Migrants vs Italian natives: A comparison of educational journeys
New research just published in the Journal of Applied Statistics examines the disparity of educational levels between Italian natives and migrants, exploring which contributes most: student performance or choice?
Migrant boats in the Mediterranean have dominated recent headlines. However, little attention has been given to some of the longer-term impacts of this recent migratory trend. This includes the educational opportunities for migrant children in comparison to that of their counterparts in Italy, a country at the forefront of the current “migrant crisis”. New research just published in the Journal of Applied Statistics examines the disparity of educational levels between Italian natives and migrants, exploring which contributes most: student performance or choice?
The authors of this study conducted a statistical analysis to determine the extent of primary vs. secondary effects on native-migrant education gaps in Italy. Primary effects for migrant children include language barriers and cultural differences, resulting in migrant children being less able to meet the educational demands expected for their age level. Secondary effects include parents being poorly informed about the educational opportunities available to their children, to the detriment of good decisions, educational investment and subsequent educational progression.
Past research has shown that – when allowing for socio-economic background – migrant children sustain a disadvantage, perform worse than native peers and are less likely to progress to tertiary education. To what extent is this due to low levels of previous academic attainment? Are poor assessment of labour market returns and hesitance to invest in further education responsible? The authors studied probability differences of nativity status, social background, prior performance and upper secondary school choices on 5,751 Italian students, 732 of whom were of immigrant origin. 76% of migrant students had working class parents in contrast to 28% of natives. The final exam grades of migrant secondary students were lower, and the probability of their choosing less challenging vocational courses twice as high as natives.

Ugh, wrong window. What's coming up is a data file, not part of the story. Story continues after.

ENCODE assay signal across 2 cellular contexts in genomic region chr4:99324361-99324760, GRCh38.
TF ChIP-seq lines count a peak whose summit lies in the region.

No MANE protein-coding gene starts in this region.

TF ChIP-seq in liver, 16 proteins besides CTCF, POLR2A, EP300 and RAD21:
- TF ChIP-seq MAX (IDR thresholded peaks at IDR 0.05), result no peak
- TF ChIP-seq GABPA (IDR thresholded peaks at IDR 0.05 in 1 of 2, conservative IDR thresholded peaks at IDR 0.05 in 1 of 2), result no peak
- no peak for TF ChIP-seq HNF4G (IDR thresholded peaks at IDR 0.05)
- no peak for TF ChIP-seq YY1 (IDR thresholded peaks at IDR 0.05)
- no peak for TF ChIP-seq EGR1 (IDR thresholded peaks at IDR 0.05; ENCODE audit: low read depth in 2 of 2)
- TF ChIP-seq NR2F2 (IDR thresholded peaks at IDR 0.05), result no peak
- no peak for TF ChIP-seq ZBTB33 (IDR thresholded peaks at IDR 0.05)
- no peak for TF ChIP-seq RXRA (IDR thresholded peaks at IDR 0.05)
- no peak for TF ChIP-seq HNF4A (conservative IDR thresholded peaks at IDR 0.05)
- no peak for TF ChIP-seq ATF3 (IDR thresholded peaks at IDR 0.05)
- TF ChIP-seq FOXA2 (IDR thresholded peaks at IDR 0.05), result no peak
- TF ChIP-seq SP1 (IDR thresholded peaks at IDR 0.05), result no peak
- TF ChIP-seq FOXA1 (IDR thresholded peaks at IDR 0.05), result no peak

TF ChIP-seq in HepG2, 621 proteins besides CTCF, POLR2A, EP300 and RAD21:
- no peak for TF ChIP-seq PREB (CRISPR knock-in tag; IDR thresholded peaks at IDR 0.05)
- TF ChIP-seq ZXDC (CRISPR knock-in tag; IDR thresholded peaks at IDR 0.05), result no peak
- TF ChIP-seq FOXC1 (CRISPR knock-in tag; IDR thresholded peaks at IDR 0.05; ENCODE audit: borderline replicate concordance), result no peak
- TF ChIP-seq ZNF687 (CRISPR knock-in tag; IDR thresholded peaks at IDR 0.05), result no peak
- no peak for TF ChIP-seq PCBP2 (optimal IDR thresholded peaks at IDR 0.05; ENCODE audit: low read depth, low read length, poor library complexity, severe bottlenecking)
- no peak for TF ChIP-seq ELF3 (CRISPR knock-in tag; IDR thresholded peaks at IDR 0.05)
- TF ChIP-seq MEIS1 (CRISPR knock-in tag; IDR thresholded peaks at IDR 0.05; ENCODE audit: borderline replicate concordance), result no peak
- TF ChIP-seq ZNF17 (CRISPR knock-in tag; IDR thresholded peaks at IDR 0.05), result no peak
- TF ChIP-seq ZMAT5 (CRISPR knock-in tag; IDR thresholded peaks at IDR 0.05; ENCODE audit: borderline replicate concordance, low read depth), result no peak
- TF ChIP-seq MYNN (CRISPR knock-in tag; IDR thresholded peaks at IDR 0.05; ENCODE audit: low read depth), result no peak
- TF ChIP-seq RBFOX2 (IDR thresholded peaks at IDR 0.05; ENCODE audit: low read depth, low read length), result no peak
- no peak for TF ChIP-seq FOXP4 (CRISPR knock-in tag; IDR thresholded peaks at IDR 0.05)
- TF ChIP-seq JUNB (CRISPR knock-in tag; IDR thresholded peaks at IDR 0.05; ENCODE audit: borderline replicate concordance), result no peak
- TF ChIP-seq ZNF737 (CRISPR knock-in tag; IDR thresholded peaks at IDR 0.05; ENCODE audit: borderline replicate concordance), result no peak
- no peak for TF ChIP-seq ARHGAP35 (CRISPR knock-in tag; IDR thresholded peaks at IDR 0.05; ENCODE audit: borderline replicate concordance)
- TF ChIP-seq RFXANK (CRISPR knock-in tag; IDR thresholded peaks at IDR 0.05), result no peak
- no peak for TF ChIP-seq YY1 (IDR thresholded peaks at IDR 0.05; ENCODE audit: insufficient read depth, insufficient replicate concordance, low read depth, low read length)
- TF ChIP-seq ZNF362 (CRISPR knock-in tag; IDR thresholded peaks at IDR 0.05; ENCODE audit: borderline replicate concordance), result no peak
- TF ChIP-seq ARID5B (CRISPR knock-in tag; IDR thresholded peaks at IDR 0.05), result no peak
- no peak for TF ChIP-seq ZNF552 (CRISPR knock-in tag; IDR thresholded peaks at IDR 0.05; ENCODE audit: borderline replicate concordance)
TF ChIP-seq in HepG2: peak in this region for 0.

The research revealed that in many cases the educational gap is not accounted for by migrant students’ lower grades, but by different decision making processes. In some instances, comparisons of social backgrounds and performance show migrants to be more ambitious than natives. However, overall this study concludes that “results point to different decision rules between children of immigrants and natives that make the former more likely – given social background and prior performance – to enrol in school careers that prevent them access to tertiary education.” This effect is principally true for boys; girls’ shortened school careers are mainly due to poor performance. This is a likely reflection of gender interpretations stemming from traditionalist origin countries.
Ben Hudson, Engineering, Computer Science and Technology journals, Taylor & Francis
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